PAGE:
Directed and scripted by Scott Derrickson ("The Exorcism of Emily Rose," 2008's "The Day the Earth Stood Still") from a C. Robert Cargill story, "Sinister" is an exquisite realization of an original paranormal theme. The movie debuted in this same town's SXSW Film Festival in March. Ethan Hawke is Ellison Oswalt, a true crime author and devoted family man with a what-have-you-done-for-us-lately fan base and editor anxiously awaiting his next blockbuster. Wife Tracy (Juliet Rylance) and youngsters Ashley (Clare Foley) and Trevor (Michael Hall D'Addario) are tired of constantly moving from town to town as Oswalt is wont to plant temporary roots close to the subjects of his ripped-from-the-headlines novels. As the film opens, the Oswalts are moving into yet another new house, but Ellison swears this is the last time, and selectively informs his family of his intentions. In the process of unpacking, Ellison discovers a box of the previous owner's old home movies in the attic. Thus begins the odyssey into the unknown. Let it be said at the outset that this is not "just another found footage film." In reversing the role of viewer and protagonist, to some extent, it's Hawke's character who discovers the reels while we see his story played out on screen. We don't spend two hours watching shaky 8MM footage. They are integral to the narrative but aren't the sum of its parts. In his horror debut, Hawke turns in a striking tour-de-force performance that rivals anything I've seen recently ("Insidious'" Patrick Wilson comes close). Rylance is delightful as the patient but exasperated wife who's barely willing to stand by her man for one more moment. Foley (Abby in "Win Win") and D'Addario (Josh in "People Like Us") are frighteningly authentic as the glue that holds this tight-knit family together. Fred Dalton Thompson ("Law & Order's" D.A. Arthur Branch and former U.S. Senator) does a star turn as the stubborn sheriff who will have nothing to do with outsiders tarnishing his town's already-shaky reputation. Welcome comic relief comes from underrated character actor James Ransone ("Ken Park," "Inside Man," HBO's "The Wire"). This is Ethan Hawke's first foray into this genre, a simple consequence of his passion for the material. "He said he'd never do horror," paraphrasing the filmmakers in the Q&A following the screening here, but he fell in love with Derrickson's script. The casting of Juliet Rylance as his wife was also done at his suggestion. Their on screen chemistry is undeniable. The technical team doesn't miss a beat. Top-notch visual effects are always key in a film like this, but the common flaw in this genre lies in overdoing it. CGI and post-production trickery can certainly advance the narrative where appropriate but "Sinister's" old school in-camera effects, done while shooting, enhance the believability of the action. Cinematographer Chris Norr eschews hand-held for stationary tripod shots and Hitchcockian slow pans, with POV tracking shots that allow the audience to sense the protagonist's growing paranoia. The occasional subjective POV angle, where the character looks at the camera, effectively places the viewer into the scene. Lighting in the Oswalt home, where most of the action takes place, is appropriately subdued and rife with interplays of light and shadow. Hawke is often seen in silhouette, masking dark corners hiding secrets, literally. Terrifying night scenes beg the question, "Why are you going up into the attic?" Christopher Young's original score blends perfectly with needle-drop songs from some of the filmmakers' favorite indie bands. In a typical production, where third party songs will be inserted, the actors work to a temp track -- music that plays in the background until the company can obtain licensing for the tunes they want for the finished product, usually unknown (although often hoped for) during filming, that are then added to the soundtrack in post-production. With "Sinister," Derrickson and his team were able to purchase the rights prior to shooting so the cast members performed to a playback of the songs that would actually be used in the final cut. It does make a difference, especially when seasoned professionals like Hawke are "acting" in sync with the same music the audience hears in those scenes. It creates a symbiotic ambiance that links viewer to actor. As a reviewer, I try to keep expectations out of my thoughts and writing. After all, it's only fair to the filmmakers (and me, and my readers) to judge a movie on its merits. Fortunately, it's not too much of a challenge to be as objective as possible when entering the theater, especially if it's a premiere and no other reviews are out there (and you haven't watched a trailer). But Fantastic Fest is a genre festival, after all, and one would not attend, theoretically, without being a fan of same. So expectations are placed on the film simply by virtue of the fact it's even being shown. That's why I'm happy to report that "Sinister" was all I hoped it would be. Yes, this is why I attend Fantastic Fest and movies like this make it worth the trip. This is the flick for jaded horror fans who think nothing can scare them. This one does it. "Sinister" will give you nightmares.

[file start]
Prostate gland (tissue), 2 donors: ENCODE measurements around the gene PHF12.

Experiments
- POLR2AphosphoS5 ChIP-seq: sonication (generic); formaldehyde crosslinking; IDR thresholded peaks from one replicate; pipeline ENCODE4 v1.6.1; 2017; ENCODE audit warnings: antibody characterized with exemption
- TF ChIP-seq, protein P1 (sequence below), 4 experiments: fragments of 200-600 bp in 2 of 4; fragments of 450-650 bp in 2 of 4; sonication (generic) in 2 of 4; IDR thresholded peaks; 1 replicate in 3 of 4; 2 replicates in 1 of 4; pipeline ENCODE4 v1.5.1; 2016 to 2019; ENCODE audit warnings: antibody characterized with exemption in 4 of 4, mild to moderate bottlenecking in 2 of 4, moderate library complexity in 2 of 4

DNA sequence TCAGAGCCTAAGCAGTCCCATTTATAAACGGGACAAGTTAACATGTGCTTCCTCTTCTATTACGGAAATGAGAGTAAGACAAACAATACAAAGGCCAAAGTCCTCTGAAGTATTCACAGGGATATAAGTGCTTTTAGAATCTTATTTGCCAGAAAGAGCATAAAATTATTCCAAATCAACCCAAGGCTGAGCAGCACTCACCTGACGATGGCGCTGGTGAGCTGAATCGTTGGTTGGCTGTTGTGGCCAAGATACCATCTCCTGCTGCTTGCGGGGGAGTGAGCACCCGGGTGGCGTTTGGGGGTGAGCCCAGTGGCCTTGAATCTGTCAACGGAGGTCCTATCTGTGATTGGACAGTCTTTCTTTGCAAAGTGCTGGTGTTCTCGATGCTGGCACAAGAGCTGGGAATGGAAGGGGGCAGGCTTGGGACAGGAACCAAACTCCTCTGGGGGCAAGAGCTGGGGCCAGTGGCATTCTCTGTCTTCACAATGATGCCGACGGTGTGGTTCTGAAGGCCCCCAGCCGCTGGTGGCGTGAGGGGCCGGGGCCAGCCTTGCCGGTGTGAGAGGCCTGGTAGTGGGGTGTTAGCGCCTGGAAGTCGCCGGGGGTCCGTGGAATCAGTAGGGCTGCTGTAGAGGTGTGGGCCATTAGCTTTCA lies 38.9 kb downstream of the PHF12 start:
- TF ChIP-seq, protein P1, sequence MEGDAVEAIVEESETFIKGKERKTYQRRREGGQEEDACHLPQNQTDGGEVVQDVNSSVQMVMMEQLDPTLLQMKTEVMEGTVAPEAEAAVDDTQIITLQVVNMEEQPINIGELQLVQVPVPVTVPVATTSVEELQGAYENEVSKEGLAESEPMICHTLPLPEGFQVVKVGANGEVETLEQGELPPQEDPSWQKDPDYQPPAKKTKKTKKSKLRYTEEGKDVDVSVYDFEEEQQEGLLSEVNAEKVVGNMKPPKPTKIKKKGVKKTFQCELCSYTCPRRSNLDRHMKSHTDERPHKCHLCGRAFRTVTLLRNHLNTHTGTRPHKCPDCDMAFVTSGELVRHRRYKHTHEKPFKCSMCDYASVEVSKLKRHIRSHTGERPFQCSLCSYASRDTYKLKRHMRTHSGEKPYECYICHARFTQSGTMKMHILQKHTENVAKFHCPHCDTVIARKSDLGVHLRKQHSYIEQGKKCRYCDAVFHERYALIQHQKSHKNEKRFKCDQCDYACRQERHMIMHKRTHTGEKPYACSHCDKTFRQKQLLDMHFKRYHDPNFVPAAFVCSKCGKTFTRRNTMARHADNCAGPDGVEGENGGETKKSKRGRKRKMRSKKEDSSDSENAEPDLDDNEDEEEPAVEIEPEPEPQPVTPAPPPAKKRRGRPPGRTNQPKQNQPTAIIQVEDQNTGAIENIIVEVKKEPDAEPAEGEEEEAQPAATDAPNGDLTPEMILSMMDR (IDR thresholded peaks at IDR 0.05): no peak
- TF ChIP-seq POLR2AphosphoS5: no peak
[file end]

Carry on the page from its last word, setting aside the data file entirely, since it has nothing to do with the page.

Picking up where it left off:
DON'T WATCH THE TRAILER! or at least try not too. I went into this film only knowing the title and the fact i was waiting for a scary movie to actually be... yep scary. Well i was in luck, as Sinister is exactly that...quite Sinister! I say try to avoid the trailers if u can because quite a lot is shown, although having said that you will probably be so absorbed into the film that you'll forget about what you have seen and still be spooked, BOO! :) All the actors do a good job, Ethan Hawke is solid, not quite sure about the chemistry between him and his wife but i guess its hardly relevant in this film. The directing and editing of the film is slick with interesting angles and shots. The imagery is great and so are your jumpy moments even if it does contain a few of the horror Clichés. The plot is simple and follows true-crime writer Ellison (Ethan Hawke) as he discovers a box of home movies "found footage" of murders that put his family in danger. Some people may dislike the believability of the films central ethos for the evil protagonist; however i liked the original mythology created here, it adds something new to the table. Also If the film is successful (im guessing it might be) the Evil Character aka Bagoul will no doubt be a new item for Halloween stores! Although not a game changer in the genre, i would easily go and say this will be the scariest film of the year and if not, well thats just win-win for us all!! ((star ratings = 7 good, 8 represents very good. 9 superb 10 epic)
I was dying to see "Sinister." It looked like one off those great psychological horror films that isn't so much interested in blood and guts as it is freaking you out, and that's just what it is. Well, it is Halloween after all. The Fact that Ethan Hawke was drawn to the movie was a good sign to begin with, as he is great in most things he is in, and there's no exception here. He plays a struggling writer who moves into the creepy new house off the film too write about the messed up events that happened there. Yes it could off been in danger off being your typical haunted house movie, but it really isn't. Hawke makes for an interesting main character and even the creepy house and creepy killer off the movie are expanded to be something way more. "Sinister" is bloody terrifying. So if your looking for one of those sorts off genuinely scary movies (which don't come along that often) look no further. Its creepy, will make you jump a mile high, and is genuinely disturbing (in a good way) with an ending that'll stick with you for days afterwards.